Reviewed by Tori
Favorite Quote: “We’d only known each other for a total of seven minutes “
How important was your first kiss? How long did the feeling last? A minute? A day? A Year? When seventeen year old Charlotte Davenport received her first kiss from carnival worker Vince Youngblood, nothing came close to replicating that feeling for 10 years. Now, Vince and the carnival are back in town and Charlotte is hoping that the second kiss will be just as good.
Charlotte Davenport never forgot her first kiss from a carny. Now 10 years later, she is still living in the same small town, running the family hotel that she doesn’t want, and has been left at the altar by her fiancé. Charlotte is just barely living until she sees her carny again and life suddenly seems interesting again.
Vince Youngblood has always been part of his father’s carnival but life pulled him in a different direction until his father disappears and Vince chooses to leave a promising medical career to help run the family carnival. When he arrives back in town, he sees Charlotte again and is shocked by this feelings towards her. Older and wiser now, he wants to see where this attraction between them can go.
Brooke Moss has a definite gift when it comes to romantic contemporaries. The Carny is a romantic, delightful, and heartwarming story about love, family, and second chances. Filled with plenty of humor, snarkiness, and eccentric characters; we get a ringside seat as we watch Charlotte struggle with her attraction to a man she only knew for 7 minutes while dealing with her dysfunctional family and their racism. Extremely character driven, it’s very easy to submerge yourself into the lives of these characters and the stories they have to share. Charlotte is a delightful person who has admirably dealt with the hand life gave her with humor, intelligence, and a lot of patience. Stuck in a home and career she hates, Charlotte’s inner monologue will have you chuckling to yourself as she tries to live her own life despite what her family demands from her.
Vince Youngblood is quite a swoon worthy hero. Gorgeous, sweet, and gentle; he’s an alpha hero with a heart of gold. He has lived a full life, and like Charlotte, has experienced loss and disappointment from his family. He too felt the connection with Charlotte but they were both young and the circumstances just didn’t lend themselves to exploring those feelings. Their romance starts out slowly, intertwining with the main conflict of the story. I love how each of them is intent on exploring and fanning the flames of their attraction to one another.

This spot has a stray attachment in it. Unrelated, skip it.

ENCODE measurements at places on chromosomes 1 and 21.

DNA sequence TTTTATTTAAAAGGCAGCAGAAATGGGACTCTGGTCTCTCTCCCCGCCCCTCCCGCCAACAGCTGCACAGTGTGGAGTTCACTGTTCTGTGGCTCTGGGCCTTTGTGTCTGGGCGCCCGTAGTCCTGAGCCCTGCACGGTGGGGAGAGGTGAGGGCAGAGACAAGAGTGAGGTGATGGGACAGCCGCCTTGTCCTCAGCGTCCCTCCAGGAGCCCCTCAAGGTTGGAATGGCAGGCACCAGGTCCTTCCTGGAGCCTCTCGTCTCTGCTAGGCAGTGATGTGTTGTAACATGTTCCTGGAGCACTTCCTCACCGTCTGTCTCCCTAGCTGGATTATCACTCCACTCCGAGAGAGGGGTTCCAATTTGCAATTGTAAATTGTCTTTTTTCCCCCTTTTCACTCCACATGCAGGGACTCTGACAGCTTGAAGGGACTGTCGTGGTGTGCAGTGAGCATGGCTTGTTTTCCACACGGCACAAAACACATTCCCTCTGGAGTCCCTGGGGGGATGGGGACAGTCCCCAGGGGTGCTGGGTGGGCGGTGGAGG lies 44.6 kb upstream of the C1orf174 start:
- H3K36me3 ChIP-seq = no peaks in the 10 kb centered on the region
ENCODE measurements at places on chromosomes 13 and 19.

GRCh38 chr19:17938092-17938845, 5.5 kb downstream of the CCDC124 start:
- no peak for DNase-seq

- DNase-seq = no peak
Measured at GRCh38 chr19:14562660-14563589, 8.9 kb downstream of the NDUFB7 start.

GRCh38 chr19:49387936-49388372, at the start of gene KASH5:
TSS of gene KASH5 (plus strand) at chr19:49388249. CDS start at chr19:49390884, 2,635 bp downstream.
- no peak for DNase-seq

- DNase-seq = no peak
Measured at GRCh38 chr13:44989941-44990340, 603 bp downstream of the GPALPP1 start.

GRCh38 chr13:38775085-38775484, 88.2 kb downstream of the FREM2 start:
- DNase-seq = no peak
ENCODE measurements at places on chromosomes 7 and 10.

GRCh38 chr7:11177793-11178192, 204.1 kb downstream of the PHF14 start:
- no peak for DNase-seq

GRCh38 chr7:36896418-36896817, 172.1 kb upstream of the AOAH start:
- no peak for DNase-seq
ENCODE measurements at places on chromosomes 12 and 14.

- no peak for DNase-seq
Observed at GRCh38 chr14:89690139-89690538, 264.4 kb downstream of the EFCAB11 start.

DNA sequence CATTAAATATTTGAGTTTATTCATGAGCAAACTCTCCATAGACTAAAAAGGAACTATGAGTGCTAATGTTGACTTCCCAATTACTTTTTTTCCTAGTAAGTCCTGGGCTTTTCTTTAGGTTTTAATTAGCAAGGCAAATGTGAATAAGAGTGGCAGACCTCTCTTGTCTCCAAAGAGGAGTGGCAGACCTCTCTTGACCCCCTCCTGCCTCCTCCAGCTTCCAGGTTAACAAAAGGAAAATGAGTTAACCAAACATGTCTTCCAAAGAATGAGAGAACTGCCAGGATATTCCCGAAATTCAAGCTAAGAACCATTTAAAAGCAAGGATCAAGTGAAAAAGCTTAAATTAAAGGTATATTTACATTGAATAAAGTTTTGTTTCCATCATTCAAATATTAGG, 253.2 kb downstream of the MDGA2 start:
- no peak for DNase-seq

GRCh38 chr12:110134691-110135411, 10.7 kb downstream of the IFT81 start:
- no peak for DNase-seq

“For over a decade, I’d been comparing every kiss I ever shared with a man to the lone kiss Vin gave me.”
Moss gives them more than enough time to get to know one another. They hit some bumps in the road and there are trust issues on Charlotte’s end and some secrets on Vin’s end to resolve but all in all it’s a wonderfully sweet romance that takes your breath away. The smexy times are off scene but that doesn’t take away from the sheer beauty of this relationship. The only part I didn’t like was Charlotte lack of trust. She jumps quickly to conclusions that could have been easily resolved with a simple question or two.
The secondary characters play their respective roles brilliantly. Charlotte’s family is absolutely horrible. Dysfunctional and racist; you can’t help but cringe every time one of them opens their mouth.
“It baffled me that Imelda continued to show up for work everyday. If my mother were my employer, I would have locked myself in the bell tower with a rifle a long time ago.”
Moss addresses their issues gracefully, allowing Charlotte’s family to slowly see the error of their ways in a realistic fashion. I really liked how Moss examines the issues through scenes to show us and Charlotte that racism is just as prevalent in this day and age. Just because you’re not wearing a white hooded sheet on the weekends doesn’t mean you can’t be racist. Charlotte’s best friend Kate is hilarious with her advice and defense of Charlotte. She is the type of friend we all need-someone who loves us just the way we are. Charlotte’s relationship with her mother and sisters is tremulous and their road to understanding and accepting one another is a poignant aspect of the story. I enjoyed meeting Vince’s family and it was enlightening to see racism from their eyes. I loved Vince’s step mother with her biting wit and sarcasm.
“I didn’t know we were having company tonight, I would have cleaned up, or burnt the place down, or something.”
The ending is heartbreaking yet gratifying as everything and everyone finds their place and settles beautifully. It wasn’t an easy road for these characters but it’s well earned. I love the tiny epilogue added that is told from Vin’s POV. It wraps it all up nicely and left me with a smile.
“Some people live their whole lives wondering about their first love-that person who held their heart when they were young….We got a second chance, and not everyone can say that.“
Overall Rating: B